I’ll have to create a new operation specifically for generating a toolpath that removes the larger areas inside the v-carve areas. It shouldn’t be too hard, but it will definitely be a little while before I get that in there with some of the other stuff that’s taking precedence.
For a profile path you can use the outline operation, which allows you to set what brightness of the image to set the cutoff between bright/dark to use as the delineation to follow. You can also specify how far in/out to offset the toolpath using the ‘step size’ parameter of the outline operation. If you have a .25" cutter and want to trace the outline of a shape you’d set a step offset of -.125 or .125, depending on whether you want the tool to cut along the darker side or the lighter side, respectively.
There are plans for importing geometry meshes, which will be converted into depthmaps that are then used for all the image-based toolpathing algorithms. Thanks for asking!
What kinds of tooltips are you thinking? A sentence blurb describing each option/parameter? Or just the name of a button for the project mode and view buttons?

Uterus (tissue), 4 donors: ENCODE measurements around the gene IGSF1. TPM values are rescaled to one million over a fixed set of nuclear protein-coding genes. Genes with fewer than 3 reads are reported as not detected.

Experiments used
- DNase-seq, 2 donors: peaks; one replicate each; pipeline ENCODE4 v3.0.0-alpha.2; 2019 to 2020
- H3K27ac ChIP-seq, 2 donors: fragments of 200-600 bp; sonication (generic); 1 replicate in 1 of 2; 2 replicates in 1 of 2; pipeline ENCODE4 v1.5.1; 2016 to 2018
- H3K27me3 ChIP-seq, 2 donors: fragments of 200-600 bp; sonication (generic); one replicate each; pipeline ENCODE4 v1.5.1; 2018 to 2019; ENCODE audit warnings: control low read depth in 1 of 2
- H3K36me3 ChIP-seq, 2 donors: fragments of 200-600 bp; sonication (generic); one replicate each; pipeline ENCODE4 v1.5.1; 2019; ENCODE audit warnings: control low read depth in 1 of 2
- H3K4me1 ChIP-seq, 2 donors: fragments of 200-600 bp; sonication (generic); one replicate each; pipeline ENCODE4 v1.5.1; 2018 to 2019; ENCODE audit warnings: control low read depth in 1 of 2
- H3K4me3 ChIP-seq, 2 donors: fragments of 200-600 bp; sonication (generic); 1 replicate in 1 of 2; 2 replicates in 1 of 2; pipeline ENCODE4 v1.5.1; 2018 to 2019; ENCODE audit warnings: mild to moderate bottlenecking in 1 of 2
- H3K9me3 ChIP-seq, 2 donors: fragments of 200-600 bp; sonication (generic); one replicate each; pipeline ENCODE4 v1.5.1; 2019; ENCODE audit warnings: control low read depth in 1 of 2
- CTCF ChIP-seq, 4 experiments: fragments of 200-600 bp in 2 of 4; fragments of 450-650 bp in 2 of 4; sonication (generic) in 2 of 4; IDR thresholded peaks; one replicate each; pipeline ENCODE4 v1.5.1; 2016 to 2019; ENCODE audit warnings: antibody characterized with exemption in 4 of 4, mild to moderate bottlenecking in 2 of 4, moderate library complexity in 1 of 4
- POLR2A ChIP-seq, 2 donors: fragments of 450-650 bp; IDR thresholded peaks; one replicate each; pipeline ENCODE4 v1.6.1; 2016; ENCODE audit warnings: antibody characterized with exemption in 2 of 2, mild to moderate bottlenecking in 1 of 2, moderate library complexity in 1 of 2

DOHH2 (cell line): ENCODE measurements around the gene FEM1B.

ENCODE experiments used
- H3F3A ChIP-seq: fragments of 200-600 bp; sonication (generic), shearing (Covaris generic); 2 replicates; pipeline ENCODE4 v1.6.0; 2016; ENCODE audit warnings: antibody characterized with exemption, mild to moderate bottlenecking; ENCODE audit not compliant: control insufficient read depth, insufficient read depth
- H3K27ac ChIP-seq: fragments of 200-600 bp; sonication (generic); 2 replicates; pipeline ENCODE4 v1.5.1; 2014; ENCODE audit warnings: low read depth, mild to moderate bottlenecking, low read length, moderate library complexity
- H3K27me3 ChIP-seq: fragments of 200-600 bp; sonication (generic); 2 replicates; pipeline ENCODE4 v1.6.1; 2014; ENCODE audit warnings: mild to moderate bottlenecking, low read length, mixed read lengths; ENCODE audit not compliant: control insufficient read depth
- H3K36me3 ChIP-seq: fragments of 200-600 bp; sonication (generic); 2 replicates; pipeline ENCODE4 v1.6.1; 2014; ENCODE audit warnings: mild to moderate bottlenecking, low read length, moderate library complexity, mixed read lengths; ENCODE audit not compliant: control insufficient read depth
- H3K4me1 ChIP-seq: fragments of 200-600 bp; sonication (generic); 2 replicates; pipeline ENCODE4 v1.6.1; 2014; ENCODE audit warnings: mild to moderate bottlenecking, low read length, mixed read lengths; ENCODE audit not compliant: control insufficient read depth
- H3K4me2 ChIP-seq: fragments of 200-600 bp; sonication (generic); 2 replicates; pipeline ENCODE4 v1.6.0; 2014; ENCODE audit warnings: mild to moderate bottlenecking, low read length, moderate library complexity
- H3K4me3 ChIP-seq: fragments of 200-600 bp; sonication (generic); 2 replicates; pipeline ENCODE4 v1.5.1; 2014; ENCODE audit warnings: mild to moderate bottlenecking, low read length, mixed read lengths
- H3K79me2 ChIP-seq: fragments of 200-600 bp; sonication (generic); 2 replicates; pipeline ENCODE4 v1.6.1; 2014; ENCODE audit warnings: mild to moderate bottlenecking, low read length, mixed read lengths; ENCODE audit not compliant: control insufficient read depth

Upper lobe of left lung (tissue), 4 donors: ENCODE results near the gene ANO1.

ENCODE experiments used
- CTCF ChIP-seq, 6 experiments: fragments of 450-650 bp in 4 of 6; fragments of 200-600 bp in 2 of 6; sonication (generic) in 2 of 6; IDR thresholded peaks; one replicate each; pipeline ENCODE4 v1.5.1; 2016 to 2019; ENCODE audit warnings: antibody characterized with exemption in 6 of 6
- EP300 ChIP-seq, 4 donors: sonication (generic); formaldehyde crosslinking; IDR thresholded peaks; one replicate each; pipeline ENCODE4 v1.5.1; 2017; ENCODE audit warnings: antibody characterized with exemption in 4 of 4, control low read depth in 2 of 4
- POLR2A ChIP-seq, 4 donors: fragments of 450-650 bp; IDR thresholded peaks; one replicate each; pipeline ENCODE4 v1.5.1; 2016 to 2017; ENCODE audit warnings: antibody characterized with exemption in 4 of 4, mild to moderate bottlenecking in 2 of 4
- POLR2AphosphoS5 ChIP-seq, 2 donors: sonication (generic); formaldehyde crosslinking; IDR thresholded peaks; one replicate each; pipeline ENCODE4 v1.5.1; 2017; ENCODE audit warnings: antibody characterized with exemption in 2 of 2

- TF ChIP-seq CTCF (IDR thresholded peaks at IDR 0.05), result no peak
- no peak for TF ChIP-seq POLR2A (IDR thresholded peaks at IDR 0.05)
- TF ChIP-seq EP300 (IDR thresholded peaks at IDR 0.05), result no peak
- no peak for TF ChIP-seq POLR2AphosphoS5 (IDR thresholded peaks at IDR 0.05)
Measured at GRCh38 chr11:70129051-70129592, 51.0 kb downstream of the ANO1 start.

Hi DonSpells, Can I ask what version of Windows you’re running, and what hardware you have in your system?
CPU make/model, RAM, and graphics hardware?
EDIT: Also, could you go into your users<username>\App Data\Local\PixelCNC\ folder and send me your log.txt file after loading one of the included images crashes? You could also just paste it onto pastebin.org and send me the link. Thanks!
Names of buttons at least. Actual descriptions would be great.
I think this would be huge for the hobbyist community.
I forgot to mention that one of the things that’s been on the todo list is also allowing for generating inlays, which will require that the inner islands be cleared out. There would be the addition of two more toolpaths, one which could be tacked onto the existing v-carve path that removes the skinny areas unreachable by a larger flat end mill that would later come in with its own toolpath to clear out the meat of the leftover material.
Right now there’s a few features of equal size and priority along with a sizable list of smaller more tentative features to be added, and it’s a bit tricky trying to sort it all out and know which direction to go next. Then there’s obviously the surprise compatibility issues that seem to pop up out of the blue with certain peoples’ configurations, which I consider to take precedence over any and all new features. It’s a bit of a bummer being surprised with it not working when I’ve made every effort to maximize compatibility by avoiding using a bunch of modern dependencies that require users to go out of their way to download and install .NET updates and Visual Studio redistributables
V carved inlays would be cool.
I get it. Keep at it. I’ll be keeping my eye on the development.